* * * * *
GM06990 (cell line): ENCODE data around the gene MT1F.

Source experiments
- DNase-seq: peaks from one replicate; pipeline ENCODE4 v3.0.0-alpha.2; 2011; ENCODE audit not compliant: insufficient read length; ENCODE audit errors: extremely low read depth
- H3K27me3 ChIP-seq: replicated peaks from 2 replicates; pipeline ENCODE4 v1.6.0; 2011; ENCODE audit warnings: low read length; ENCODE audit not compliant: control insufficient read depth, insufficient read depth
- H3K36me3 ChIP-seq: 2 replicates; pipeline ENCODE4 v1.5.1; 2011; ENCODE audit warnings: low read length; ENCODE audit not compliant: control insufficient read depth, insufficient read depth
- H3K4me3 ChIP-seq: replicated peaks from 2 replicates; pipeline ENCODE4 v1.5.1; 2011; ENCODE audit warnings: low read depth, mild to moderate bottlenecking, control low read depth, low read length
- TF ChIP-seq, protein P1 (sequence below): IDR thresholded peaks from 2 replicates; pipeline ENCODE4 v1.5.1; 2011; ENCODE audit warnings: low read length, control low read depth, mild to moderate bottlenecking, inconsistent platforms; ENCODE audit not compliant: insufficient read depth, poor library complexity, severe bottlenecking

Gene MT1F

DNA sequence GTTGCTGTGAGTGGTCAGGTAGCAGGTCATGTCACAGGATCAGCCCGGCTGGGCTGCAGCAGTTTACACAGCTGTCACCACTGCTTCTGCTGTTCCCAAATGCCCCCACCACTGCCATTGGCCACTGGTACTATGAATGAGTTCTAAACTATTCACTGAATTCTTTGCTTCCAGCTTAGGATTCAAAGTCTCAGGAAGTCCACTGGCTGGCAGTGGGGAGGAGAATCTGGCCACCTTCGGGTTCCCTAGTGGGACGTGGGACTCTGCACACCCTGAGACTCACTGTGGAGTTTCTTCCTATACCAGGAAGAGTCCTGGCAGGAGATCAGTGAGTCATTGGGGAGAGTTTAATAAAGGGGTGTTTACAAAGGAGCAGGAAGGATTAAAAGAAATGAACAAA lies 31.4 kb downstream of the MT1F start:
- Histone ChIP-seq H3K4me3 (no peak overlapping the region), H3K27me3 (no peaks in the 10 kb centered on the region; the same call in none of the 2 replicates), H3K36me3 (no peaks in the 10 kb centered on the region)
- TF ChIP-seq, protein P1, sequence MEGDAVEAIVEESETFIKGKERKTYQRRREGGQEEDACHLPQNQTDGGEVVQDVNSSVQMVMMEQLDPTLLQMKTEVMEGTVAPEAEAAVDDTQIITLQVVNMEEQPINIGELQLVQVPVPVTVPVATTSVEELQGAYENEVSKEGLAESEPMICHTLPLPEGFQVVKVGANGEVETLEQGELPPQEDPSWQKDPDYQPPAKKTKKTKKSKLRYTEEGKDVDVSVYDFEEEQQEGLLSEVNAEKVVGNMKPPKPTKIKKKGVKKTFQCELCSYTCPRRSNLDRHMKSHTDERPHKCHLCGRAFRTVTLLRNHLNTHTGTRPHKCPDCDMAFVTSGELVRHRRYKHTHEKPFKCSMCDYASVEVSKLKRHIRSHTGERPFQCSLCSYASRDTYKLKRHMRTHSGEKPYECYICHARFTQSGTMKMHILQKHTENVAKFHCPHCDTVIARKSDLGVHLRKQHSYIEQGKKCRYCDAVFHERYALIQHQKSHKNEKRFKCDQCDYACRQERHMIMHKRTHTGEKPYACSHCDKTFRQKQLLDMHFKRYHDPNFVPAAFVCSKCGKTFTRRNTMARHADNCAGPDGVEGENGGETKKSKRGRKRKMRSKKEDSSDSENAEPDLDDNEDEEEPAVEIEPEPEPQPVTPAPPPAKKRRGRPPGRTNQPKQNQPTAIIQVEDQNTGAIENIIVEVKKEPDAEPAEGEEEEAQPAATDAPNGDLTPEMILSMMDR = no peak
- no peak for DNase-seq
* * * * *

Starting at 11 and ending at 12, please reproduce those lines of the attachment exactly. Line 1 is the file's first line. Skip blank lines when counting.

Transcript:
- TF ChIP-seq, protein P1, sequence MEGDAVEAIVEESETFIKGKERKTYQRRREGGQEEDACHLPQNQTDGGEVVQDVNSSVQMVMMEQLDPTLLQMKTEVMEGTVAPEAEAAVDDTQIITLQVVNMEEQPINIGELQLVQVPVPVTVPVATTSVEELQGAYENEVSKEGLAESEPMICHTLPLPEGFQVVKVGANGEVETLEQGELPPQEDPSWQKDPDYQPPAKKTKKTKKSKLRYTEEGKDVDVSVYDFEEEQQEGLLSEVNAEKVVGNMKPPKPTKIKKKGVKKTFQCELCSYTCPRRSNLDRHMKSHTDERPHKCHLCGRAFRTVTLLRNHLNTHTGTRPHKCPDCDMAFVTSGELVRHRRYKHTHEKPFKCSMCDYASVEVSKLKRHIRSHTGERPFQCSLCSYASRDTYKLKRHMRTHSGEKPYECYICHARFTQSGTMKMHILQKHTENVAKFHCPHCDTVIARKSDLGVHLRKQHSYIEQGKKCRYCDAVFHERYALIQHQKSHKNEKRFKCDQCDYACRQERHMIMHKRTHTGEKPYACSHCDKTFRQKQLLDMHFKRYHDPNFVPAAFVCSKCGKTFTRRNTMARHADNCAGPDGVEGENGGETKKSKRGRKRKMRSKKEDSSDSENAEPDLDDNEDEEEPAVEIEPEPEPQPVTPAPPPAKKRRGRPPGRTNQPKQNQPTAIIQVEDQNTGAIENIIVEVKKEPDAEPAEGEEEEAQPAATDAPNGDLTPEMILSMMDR = no peak
- no peak for DNase-seq